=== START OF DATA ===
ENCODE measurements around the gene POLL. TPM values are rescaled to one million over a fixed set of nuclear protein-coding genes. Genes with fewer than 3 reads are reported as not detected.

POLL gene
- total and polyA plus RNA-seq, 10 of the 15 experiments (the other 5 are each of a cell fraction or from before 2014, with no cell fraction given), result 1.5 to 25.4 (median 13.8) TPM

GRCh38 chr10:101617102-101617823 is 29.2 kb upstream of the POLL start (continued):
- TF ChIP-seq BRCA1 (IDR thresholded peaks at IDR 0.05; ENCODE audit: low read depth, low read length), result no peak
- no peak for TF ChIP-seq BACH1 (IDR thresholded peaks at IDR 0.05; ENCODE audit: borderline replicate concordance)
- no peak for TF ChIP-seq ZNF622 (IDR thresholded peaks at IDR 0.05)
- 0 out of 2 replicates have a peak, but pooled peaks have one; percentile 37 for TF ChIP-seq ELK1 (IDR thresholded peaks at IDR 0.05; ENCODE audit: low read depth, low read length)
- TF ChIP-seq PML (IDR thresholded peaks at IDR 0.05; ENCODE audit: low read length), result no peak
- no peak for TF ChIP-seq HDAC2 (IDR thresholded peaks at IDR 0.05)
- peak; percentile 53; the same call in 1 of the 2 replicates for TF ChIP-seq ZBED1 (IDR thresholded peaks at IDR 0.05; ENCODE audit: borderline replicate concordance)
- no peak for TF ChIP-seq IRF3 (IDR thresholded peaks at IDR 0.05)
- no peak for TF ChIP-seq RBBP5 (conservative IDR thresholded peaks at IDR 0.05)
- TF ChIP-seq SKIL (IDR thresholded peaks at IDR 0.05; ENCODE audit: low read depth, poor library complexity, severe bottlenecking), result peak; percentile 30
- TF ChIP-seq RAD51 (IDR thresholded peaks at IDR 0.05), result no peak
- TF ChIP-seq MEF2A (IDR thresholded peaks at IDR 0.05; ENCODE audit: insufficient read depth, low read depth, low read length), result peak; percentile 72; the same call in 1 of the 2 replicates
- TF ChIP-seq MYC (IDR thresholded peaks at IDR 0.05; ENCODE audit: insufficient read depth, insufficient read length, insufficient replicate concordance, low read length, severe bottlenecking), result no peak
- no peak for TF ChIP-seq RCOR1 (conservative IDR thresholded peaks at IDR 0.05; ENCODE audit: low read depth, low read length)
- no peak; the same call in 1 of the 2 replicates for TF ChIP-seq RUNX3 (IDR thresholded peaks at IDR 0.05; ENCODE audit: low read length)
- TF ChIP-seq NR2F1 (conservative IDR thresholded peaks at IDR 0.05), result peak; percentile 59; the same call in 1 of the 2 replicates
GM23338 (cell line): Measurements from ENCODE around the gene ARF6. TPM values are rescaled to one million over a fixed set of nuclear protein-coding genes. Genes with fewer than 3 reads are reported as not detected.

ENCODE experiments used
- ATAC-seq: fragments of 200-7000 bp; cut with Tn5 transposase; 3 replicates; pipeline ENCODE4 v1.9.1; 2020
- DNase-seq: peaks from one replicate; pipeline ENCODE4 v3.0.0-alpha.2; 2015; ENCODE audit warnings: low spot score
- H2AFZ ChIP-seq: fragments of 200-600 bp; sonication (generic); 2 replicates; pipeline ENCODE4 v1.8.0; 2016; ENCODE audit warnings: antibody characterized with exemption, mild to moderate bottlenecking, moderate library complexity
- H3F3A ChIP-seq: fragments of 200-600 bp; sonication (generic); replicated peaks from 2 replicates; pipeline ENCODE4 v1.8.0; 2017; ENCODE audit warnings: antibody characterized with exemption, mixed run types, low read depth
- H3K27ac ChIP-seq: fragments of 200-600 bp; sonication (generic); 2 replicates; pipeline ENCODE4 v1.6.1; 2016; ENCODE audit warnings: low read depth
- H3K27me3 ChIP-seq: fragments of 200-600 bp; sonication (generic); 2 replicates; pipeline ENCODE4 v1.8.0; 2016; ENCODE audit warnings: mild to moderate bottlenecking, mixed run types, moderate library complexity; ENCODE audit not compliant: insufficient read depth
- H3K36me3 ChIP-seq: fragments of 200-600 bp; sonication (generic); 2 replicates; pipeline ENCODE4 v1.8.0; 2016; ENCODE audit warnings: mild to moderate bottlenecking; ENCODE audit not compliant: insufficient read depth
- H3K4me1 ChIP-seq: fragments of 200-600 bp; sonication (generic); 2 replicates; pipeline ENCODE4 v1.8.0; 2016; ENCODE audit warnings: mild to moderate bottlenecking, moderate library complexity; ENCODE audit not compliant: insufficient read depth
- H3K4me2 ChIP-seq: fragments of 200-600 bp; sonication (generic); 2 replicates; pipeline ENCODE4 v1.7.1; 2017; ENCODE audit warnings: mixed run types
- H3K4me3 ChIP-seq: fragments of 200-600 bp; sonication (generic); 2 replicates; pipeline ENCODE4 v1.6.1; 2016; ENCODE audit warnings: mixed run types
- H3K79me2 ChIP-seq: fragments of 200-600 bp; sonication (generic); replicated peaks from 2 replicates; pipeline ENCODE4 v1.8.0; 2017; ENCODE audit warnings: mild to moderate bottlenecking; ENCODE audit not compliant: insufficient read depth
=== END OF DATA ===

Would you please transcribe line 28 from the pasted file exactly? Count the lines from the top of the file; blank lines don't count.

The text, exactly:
- H3K27me3 ChIP-seq: fragments of 200-600 bp; sonication (generic); 2 replicates; pipeline ENCODE4 v1.8.0; 2016; ENCODE audit warnings: mild to moderate bottlenecking, mixed run types, moderate library complexity; ENCODE audit not compliant: insufficient read depth